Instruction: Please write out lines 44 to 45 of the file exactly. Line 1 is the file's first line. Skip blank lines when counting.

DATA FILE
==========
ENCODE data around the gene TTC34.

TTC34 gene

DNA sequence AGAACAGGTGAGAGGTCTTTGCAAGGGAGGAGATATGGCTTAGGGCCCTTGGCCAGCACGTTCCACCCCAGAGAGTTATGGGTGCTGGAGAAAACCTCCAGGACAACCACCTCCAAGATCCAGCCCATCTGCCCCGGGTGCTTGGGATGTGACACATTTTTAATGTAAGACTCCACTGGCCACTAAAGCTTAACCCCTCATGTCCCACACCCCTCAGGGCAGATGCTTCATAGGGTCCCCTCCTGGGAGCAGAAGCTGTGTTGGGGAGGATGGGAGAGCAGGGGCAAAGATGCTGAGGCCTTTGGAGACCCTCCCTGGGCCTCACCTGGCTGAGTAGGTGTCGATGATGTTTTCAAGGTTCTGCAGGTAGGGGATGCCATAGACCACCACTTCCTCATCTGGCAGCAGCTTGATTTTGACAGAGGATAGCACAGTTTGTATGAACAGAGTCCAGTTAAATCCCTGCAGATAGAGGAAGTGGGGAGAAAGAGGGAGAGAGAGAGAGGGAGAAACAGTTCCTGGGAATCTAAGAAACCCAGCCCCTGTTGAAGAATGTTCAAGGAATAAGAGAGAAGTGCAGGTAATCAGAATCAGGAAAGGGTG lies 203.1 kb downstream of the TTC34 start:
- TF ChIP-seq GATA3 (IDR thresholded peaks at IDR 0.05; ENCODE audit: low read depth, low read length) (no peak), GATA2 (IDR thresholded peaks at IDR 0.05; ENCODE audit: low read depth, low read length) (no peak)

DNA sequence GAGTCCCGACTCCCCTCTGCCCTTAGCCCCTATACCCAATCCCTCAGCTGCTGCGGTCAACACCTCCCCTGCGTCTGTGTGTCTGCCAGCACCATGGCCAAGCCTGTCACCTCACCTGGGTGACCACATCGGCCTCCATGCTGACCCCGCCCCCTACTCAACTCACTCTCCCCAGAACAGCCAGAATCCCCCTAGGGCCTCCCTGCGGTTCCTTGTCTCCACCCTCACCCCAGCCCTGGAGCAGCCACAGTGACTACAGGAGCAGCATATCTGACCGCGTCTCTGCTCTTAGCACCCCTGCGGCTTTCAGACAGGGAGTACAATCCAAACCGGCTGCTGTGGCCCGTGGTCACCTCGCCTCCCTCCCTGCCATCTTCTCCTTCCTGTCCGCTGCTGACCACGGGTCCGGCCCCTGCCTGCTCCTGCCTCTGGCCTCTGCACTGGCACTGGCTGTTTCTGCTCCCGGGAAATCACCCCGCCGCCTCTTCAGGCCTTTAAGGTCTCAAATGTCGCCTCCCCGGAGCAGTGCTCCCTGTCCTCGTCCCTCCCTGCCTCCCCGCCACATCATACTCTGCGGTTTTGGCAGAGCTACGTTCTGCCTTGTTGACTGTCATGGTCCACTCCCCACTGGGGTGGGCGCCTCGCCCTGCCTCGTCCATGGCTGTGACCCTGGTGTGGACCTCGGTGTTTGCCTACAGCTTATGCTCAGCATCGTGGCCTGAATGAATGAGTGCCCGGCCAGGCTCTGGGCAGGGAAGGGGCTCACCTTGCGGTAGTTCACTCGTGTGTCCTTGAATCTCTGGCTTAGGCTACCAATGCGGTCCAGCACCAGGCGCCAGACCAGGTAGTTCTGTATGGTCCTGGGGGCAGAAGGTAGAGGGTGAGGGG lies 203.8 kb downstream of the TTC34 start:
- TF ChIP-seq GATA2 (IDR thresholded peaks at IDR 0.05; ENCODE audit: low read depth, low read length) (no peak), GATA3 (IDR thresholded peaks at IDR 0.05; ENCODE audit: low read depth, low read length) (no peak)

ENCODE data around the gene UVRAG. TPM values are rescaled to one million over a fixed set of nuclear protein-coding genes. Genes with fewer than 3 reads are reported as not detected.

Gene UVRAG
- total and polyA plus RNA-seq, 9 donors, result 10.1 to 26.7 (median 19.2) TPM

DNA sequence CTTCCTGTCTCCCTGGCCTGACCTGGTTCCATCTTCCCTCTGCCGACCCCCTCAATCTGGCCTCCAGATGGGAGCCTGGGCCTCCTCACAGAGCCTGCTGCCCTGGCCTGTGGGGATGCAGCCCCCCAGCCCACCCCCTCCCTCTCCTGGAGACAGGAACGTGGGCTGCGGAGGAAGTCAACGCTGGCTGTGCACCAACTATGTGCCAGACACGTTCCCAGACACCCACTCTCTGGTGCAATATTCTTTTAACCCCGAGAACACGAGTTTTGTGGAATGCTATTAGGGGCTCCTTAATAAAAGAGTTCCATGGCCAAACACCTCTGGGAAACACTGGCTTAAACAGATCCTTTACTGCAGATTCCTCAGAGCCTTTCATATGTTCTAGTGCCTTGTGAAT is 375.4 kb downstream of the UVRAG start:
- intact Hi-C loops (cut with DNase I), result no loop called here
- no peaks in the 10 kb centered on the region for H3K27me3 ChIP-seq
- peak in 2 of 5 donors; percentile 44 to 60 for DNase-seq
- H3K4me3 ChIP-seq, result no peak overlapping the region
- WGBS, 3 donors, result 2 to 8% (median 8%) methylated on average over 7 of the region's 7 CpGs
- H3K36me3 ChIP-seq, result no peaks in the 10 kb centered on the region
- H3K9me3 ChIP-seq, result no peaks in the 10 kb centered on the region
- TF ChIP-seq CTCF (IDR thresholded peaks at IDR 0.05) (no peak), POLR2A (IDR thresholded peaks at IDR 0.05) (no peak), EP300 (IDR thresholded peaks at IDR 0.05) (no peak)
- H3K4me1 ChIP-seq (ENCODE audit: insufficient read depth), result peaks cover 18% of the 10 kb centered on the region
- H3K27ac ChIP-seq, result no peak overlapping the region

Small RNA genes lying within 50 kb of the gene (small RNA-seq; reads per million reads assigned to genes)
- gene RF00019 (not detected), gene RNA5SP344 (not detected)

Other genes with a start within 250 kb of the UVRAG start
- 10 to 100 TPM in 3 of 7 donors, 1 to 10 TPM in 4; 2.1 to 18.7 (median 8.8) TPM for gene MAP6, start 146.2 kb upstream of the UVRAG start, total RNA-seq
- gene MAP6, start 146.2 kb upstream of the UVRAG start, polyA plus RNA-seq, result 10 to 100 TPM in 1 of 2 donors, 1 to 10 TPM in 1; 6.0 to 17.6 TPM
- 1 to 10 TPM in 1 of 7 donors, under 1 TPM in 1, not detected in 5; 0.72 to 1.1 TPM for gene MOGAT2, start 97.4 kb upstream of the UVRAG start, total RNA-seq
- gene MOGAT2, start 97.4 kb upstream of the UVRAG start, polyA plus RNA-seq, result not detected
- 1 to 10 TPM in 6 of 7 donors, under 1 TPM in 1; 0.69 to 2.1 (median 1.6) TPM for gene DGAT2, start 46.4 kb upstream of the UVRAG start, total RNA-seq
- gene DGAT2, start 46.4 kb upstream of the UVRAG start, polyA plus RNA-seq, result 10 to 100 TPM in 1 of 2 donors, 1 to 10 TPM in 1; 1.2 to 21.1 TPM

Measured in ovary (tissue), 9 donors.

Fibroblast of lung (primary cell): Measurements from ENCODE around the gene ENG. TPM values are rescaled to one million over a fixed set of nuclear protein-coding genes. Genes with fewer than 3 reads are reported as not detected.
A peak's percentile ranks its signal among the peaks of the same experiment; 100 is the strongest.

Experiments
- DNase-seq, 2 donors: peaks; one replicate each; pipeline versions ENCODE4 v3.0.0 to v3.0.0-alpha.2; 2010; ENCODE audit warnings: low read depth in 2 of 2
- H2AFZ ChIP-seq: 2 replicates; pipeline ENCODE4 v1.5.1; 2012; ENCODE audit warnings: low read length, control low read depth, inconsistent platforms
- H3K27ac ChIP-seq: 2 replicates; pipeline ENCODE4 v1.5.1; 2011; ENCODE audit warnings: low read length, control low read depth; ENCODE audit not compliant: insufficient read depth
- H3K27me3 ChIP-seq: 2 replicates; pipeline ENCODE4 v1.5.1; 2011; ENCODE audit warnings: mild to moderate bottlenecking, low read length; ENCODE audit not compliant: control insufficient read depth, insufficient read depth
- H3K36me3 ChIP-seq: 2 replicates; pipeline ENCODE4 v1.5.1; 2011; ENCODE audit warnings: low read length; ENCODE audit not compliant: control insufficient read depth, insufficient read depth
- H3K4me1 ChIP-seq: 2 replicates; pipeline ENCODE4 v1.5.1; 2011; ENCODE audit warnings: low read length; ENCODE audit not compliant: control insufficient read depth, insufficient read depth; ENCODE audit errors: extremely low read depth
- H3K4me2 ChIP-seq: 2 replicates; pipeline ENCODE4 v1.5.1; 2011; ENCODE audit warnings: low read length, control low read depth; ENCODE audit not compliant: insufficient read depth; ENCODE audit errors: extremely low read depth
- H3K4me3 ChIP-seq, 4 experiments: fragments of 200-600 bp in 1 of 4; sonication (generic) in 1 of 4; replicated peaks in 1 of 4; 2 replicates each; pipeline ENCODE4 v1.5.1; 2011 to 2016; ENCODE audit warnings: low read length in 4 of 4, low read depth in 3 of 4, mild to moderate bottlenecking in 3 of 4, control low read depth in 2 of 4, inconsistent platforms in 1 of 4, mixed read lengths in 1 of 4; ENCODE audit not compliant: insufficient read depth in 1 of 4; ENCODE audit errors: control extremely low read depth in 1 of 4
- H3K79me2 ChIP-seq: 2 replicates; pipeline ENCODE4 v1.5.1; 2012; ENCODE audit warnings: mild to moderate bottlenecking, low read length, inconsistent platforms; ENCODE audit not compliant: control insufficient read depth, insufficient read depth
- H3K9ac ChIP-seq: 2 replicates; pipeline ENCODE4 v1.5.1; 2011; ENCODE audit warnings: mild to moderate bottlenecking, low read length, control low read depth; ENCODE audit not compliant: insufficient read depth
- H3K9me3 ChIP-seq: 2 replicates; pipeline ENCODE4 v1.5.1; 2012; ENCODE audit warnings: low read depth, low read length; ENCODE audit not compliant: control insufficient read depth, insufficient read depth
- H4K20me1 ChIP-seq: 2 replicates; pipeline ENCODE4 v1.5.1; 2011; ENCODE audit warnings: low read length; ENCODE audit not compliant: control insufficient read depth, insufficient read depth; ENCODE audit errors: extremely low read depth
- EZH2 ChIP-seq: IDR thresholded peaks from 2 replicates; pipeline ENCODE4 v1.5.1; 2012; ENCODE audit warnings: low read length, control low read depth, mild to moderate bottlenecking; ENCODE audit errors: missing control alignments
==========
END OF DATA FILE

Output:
- H3K9me3 ChIP-seq: 2 replicates; pipeline ENCODE4 v1.5.1; 2012; ENCODE audit warnings: low read depth, low read length; ENCODE audit not compliant: control insufficient read depth, insufficient read depth
- H4K20me1 ChIP-seq: 2 replicates; pipeline ENCODE4 v1.5.1; 2011; ENCODE audit warnings: low read length; ENCODE audit not compliant: control insufficient read depth, insufficient read depth; ENCODE audit errors: extremely low read depth